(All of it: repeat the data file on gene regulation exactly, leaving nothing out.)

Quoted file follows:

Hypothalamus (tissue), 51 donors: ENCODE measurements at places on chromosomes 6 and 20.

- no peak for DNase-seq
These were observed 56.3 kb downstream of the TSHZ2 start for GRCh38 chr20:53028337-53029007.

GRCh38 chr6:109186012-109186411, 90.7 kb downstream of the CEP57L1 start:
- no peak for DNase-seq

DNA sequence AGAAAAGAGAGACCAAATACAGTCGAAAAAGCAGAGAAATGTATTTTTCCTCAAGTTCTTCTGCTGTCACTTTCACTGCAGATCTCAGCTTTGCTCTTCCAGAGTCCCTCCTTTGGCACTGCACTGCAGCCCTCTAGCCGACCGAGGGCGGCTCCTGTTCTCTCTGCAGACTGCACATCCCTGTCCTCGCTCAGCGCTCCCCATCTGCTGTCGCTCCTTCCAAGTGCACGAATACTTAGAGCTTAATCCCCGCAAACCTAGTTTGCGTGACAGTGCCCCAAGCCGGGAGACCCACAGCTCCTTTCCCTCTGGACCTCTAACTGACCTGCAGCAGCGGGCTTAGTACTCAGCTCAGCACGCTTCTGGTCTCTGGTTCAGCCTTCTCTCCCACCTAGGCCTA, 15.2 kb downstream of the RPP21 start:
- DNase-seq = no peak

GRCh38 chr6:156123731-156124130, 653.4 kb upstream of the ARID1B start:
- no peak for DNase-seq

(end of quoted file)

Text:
Hypothalamus (tissue), 51 donors: ENCODE measurements at places on chromosomes 6 and 20.

- no peak for DNase-seq
These were observed 56.3 kb downstream of the TSHZ2 start for GRCh38 chr20:53028337-53029007.

GRCh38 chr6:109186012-109186411, 90.7 kb downstream of the CEP57L1 start:
- no peak for DNase-seq

DNA sequence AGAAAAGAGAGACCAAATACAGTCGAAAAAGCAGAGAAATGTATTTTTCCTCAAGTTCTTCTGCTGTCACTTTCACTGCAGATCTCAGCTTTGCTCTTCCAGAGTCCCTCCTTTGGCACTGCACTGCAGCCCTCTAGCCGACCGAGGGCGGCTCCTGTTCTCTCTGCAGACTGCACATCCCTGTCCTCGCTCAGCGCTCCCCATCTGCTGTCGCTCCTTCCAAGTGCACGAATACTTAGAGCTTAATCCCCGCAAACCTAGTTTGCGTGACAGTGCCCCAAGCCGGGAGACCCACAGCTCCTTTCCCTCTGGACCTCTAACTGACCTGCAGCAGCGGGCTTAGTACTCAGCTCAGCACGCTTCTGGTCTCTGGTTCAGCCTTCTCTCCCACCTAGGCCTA, 15.2 kb downstream of the RPP21 start:
- DNase-seq = no peak

GRCh38 chr6:156123731-156124130, 653.4 kb upstream of the ARID1B start:
- no peak for DNase-seq